The New Space Race: Foreign Policy

The rollout of Space Force as a separate branch of the US armed services has marked a renewed push for space dominance. Since then, Pentagon officials have been working toward the congressionally mandated deadline of 2022 to build an all-American rocket, powered by American-made engines. Current US rockets rely on Russian-manufactured RD-180 engines to send satellites into space, a remnant of the Cold War space race when the US encouraged Soviet spending on space projects rather than on aid to North Korea. As the relationship between the two countries chilled during the past decade, the United States is determined to end its technological dependence on Russian technology. Two out of four bidding companies will win contracts with the defense department to develop new rocket engines. Two newcomers to the space industry, Elon Musk’s SpaceX and Jeff Bezos’s Blue Origin, face off with established companies, Northrop Grumman and United Launch Alliance. – YaleGlobal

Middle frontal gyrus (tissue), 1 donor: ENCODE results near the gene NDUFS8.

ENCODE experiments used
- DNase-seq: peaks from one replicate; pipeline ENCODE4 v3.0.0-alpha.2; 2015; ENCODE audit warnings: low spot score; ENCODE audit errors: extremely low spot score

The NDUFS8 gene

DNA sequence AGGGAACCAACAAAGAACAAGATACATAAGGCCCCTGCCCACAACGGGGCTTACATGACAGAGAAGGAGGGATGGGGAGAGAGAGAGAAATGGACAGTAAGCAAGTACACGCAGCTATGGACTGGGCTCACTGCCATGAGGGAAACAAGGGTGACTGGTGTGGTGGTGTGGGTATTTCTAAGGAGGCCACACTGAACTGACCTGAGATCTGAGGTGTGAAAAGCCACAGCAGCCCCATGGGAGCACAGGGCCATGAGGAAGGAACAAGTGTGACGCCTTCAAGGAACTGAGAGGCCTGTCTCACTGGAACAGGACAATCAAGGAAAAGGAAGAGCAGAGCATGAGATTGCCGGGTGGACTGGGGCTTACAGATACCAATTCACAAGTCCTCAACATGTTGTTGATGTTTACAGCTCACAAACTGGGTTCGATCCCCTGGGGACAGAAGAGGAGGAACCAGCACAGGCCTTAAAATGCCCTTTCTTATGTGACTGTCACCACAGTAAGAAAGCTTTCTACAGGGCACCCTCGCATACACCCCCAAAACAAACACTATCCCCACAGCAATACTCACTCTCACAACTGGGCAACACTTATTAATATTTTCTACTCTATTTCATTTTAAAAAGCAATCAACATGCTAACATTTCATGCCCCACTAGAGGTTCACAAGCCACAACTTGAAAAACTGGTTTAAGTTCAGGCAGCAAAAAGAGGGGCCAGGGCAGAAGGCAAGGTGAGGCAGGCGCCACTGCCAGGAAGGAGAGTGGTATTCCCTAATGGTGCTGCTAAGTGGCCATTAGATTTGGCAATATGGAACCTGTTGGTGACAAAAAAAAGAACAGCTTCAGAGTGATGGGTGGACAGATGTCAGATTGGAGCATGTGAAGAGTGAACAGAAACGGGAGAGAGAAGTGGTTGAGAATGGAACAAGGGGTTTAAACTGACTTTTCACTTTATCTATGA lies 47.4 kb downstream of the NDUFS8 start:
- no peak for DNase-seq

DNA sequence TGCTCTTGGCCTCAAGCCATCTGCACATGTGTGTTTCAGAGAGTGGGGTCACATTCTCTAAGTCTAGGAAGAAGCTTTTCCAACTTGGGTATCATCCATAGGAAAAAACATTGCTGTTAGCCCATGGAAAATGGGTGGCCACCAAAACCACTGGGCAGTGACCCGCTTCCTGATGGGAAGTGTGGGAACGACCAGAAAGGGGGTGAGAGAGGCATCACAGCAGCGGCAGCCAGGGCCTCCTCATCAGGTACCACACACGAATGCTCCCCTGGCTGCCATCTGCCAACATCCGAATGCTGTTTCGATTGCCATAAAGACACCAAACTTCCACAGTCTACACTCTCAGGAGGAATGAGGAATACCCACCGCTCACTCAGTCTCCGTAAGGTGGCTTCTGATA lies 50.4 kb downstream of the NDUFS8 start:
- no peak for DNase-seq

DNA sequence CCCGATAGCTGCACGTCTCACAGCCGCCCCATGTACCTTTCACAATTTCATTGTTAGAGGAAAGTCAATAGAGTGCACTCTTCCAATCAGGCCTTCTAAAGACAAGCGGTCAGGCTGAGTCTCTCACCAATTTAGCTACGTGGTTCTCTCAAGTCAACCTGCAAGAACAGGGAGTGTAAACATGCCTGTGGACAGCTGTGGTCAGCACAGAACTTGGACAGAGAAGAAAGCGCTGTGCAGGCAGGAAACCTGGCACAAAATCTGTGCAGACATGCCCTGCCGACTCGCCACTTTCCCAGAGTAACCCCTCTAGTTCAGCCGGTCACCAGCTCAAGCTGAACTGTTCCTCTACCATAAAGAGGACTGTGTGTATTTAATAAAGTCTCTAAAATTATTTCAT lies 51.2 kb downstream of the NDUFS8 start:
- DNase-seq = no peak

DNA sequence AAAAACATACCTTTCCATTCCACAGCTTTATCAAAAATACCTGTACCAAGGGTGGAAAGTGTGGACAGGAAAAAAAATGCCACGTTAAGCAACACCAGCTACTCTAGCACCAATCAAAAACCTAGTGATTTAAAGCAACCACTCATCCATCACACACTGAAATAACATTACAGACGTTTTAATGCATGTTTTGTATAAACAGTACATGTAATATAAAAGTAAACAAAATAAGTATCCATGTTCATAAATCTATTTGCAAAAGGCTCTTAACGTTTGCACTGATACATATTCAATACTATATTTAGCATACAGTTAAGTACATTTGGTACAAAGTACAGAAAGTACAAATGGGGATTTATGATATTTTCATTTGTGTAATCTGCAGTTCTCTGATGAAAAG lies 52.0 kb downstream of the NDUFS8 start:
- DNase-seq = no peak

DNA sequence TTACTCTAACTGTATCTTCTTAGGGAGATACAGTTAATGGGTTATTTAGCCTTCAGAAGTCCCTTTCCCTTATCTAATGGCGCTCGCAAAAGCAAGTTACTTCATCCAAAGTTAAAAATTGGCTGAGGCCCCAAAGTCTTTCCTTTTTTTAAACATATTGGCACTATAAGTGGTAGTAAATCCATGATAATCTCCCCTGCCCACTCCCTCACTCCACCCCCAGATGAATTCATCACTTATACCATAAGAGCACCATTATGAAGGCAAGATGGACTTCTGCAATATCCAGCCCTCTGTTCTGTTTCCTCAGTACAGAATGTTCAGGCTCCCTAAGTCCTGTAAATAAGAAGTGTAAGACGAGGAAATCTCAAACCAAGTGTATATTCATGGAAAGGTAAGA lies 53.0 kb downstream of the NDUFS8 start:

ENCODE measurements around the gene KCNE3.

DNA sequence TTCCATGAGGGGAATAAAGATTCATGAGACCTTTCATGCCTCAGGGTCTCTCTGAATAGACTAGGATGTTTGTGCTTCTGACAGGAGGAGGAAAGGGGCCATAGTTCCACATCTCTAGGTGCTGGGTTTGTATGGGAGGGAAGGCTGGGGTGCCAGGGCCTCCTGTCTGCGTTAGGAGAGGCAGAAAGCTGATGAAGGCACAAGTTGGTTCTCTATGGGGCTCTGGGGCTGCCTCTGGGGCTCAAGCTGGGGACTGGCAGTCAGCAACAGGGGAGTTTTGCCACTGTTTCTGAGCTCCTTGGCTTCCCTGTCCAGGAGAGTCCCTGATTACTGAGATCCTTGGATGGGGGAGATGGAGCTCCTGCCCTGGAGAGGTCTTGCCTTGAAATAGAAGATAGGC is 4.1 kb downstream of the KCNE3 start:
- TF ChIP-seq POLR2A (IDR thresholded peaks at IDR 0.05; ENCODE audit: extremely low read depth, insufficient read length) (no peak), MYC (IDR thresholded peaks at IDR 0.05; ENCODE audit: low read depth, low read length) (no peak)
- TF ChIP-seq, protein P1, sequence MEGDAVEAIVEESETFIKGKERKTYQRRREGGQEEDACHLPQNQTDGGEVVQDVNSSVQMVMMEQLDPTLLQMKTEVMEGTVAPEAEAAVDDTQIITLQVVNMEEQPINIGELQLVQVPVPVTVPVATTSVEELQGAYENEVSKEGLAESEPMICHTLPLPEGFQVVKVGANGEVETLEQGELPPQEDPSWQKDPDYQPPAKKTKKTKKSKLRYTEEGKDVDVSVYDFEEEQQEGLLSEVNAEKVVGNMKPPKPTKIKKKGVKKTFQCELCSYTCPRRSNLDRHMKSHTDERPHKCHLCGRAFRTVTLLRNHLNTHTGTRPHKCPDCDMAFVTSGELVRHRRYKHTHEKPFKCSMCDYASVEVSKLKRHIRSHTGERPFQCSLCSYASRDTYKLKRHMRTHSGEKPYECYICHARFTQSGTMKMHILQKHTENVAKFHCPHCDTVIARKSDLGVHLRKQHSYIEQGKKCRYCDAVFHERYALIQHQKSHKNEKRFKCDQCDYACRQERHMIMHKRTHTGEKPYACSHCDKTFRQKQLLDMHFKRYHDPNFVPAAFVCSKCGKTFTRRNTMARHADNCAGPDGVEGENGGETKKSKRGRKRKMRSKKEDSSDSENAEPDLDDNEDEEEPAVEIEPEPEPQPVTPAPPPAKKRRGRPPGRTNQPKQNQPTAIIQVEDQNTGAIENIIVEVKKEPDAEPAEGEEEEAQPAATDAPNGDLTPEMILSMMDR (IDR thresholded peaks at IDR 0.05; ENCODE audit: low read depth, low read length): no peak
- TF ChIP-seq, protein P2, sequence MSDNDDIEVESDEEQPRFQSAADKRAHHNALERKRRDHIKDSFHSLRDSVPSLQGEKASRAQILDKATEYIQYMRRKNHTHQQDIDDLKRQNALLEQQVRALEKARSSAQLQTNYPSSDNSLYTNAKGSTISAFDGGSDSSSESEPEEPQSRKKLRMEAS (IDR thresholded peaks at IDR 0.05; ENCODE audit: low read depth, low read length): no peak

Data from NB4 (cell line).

The New Space Race: Foreign Policy

The Trump administration wants a US-made space program; competition for a lucrative US defense contract turns bitter as up-and-coming firms allege bid-rigging
Lara Seligman
Monday, May 20, 2019

Read the article from Foreign Policy about the US space program.

Lara Seligman is Foreign Policy’s Pentagon correspondent.

© 2019, The Slate Group

Add new comment

Plain text

  • No HTML tags allowed.
  • Web page addresses and e-mail addresses turn into links automatically.
  • Lines and paragraphs break automatically.
CAPTCHA
This question is for testing whether or not you are a human visitor and to prevent automated spam submissions.